IT'S as if the boundaries of the United Nations had suddenly
expanded to include all of New York City. The babble of foreign
languages on the streets and in coffee shops is so pervasive that
the English-speaker often feels like the foreigner. A full one-third
of all New Yorkers - up from one-fourth 10 years ago - are now
The faces change. Over the last 25 years the Caribbean, Latin
America, and Asia have largely replaced the nations of Europe as
points of origin, but New York City remains the destination of
choice for one of every six immigrants to the United States.
Hispanics account for the largest numerical increase. Greater New
York now has the second-largest Hispanic community in the US, after
New York is one of the few Frost-Belt cities to actually grow
during the 1980s, rising from about 7 million to 7.3 million people,
according to preliminary 1990 census figures. The new immigrants,
arriving at a rate of roughly 90,000 a year, are considered a major
factor. Many move into housing and jobs vacated by earlier
immigrants, who have been moving steadily to the suburbs for the
last two decades.
Some of the newcomers find the American Dream lives up to its
promise. Most find making a life here much tougher than they were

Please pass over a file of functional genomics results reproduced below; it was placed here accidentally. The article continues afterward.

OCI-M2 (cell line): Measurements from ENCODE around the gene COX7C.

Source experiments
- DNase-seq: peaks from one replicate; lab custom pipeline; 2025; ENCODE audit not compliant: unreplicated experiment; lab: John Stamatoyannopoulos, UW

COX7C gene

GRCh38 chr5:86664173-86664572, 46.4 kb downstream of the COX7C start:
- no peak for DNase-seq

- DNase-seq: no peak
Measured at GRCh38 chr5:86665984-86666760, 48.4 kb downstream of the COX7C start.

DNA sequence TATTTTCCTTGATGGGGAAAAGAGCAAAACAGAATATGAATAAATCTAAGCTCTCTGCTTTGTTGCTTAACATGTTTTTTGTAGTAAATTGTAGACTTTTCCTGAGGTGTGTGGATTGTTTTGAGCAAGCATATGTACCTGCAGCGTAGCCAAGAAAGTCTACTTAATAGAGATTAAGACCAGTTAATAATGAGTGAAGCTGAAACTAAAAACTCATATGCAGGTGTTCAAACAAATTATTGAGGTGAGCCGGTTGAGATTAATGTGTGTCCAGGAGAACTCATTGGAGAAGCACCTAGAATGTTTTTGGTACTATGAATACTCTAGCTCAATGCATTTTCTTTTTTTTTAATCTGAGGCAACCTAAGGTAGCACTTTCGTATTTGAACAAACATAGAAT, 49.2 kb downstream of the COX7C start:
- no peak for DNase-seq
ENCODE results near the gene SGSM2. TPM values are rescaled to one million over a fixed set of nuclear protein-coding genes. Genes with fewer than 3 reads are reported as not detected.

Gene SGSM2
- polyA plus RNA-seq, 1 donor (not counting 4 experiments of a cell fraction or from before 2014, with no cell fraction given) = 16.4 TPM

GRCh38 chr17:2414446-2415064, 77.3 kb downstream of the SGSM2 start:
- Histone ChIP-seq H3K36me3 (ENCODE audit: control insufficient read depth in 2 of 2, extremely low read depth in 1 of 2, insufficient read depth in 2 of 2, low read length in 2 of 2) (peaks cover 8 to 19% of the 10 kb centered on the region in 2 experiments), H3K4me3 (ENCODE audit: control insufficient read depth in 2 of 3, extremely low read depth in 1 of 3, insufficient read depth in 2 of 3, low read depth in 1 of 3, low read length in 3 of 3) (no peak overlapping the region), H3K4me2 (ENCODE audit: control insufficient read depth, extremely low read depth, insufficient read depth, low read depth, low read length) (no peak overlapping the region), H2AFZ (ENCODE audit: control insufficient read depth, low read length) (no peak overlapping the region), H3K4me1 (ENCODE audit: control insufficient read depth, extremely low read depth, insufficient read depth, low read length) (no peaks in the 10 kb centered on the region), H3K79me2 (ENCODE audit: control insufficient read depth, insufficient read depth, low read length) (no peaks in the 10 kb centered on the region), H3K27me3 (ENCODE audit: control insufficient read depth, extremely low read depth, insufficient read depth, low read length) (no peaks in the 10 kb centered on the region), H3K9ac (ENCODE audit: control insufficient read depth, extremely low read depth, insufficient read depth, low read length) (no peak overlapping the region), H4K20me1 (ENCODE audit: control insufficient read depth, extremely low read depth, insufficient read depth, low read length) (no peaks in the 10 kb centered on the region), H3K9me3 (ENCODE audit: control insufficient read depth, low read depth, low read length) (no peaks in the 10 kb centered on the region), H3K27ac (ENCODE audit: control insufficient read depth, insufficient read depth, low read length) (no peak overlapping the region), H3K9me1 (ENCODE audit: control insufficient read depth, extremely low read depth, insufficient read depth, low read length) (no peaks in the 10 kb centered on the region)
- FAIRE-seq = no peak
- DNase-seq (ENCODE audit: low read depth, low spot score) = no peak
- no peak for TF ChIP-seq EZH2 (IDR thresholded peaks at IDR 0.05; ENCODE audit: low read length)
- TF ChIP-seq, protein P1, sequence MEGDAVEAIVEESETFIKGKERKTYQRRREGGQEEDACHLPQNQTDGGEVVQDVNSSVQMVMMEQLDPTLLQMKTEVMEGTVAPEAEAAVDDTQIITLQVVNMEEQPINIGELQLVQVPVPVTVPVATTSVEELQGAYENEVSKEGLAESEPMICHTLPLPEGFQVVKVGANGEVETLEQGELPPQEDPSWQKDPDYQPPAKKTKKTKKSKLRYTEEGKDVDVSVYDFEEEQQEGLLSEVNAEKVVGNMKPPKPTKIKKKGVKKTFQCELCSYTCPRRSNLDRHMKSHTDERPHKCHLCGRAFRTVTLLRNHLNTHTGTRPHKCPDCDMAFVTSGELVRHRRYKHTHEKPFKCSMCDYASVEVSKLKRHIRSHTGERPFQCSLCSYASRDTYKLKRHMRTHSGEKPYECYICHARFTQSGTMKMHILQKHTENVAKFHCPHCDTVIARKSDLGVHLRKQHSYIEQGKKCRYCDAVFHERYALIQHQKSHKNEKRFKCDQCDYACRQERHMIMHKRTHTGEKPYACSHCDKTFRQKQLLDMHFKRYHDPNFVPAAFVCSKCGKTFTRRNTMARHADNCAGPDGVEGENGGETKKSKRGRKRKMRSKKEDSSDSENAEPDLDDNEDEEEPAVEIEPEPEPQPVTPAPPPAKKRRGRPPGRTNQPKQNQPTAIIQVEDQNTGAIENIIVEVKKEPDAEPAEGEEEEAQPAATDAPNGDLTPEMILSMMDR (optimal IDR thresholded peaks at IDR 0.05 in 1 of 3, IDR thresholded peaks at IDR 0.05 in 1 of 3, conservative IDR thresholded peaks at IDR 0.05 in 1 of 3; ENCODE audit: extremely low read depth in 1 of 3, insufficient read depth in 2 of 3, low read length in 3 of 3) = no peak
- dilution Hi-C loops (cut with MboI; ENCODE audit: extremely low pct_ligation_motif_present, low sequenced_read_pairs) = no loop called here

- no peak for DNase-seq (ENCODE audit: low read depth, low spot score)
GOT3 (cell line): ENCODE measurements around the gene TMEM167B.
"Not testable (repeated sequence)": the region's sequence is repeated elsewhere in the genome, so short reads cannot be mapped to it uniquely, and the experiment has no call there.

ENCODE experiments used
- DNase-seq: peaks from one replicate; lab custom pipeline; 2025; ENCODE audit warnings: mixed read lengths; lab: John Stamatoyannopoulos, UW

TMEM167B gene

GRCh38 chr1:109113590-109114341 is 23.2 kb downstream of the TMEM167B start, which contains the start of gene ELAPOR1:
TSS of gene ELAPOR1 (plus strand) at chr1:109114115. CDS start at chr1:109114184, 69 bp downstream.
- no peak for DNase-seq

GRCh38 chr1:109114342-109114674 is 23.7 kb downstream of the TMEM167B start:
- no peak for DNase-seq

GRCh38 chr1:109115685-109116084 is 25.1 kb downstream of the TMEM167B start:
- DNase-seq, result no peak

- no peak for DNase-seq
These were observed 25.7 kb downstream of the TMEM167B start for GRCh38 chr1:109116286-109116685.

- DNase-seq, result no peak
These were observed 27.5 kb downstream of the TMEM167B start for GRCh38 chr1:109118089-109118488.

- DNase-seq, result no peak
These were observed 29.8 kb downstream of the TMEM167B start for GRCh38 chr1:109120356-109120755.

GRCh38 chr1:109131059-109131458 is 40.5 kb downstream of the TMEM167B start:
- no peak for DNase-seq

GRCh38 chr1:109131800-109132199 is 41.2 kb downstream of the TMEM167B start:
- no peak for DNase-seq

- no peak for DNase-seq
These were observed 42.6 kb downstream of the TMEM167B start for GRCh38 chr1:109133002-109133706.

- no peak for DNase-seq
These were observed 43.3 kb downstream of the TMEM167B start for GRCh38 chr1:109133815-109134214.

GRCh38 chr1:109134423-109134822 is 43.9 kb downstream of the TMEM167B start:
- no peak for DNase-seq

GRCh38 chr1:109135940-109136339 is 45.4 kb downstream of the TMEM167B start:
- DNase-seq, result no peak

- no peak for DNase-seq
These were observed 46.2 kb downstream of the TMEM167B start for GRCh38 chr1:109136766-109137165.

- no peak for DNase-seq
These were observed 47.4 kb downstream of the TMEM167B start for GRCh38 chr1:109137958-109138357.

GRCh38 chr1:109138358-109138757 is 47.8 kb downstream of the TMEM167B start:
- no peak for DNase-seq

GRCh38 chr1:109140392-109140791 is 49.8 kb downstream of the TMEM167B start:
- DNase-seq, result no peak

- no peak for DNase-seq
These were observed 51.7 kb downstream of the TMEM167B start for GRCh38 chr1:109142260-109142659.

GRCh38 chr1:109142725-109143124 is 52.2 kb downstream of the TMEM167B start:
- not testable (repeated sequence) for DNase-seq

led to believe by television and word-of-mouth success stories. Many
take menial jobs and work long hours just to survive.
In addition to enriching the culture - in everything from cuisine
to music - the new immigrants have had a powerful and largely
positive economic and social impact on the city.
"Immigrants have been crucial in revitalizing and stabilizing
many New York neighborhoods," says Mitchell Moss, director of New
York University's Urban Research Center.
The influence on New York politics usually lags a generation
behind each new wave of arrivals. Yet neighborhood ethnicity is
playing a major role in the redrawing of City Council districts now
When the Soviets crack down on Armenians or cyclones batter
Bangladesh, a sympathetic community of immigrants in the US now
invariably sends up a cry of concern. Congress and US foreign
"The newcomers are a much more diverse group than has come to New
York at any other period of our history ... and it's changing our
awareness of the rest of the world," notes Carol Stix, a professor
of sociology at Pace University. "Taking a page from the civil
rights movement, they recognize that they have to speak up and
organize to be heard and have their needs met."
New York City schools face one of the strongest challenges posed
by the new immigrants. On the enrichment side, teachers are being
retrained and given new materials on the theory that every subject
at every grade level should note contributions made to it by a
variety of cultures; it's termed multicultural education.
Yet the English language gap remains a persistent problem for the
schools. Currently, some 110,246 children - more than one of every
nine in the school system - have only limited English proficiency.
"That's a sizable proportion," notes David Reimers, a New York
University history professor who is writing a book on the city's
ethnic history. He says that most of the students having trouble are
Hispanic. "It's a culture in which English is not spoken that
By contrast, he notes, English is widely spoken for historic
reasons in a number of Asian nations such as the Philippines and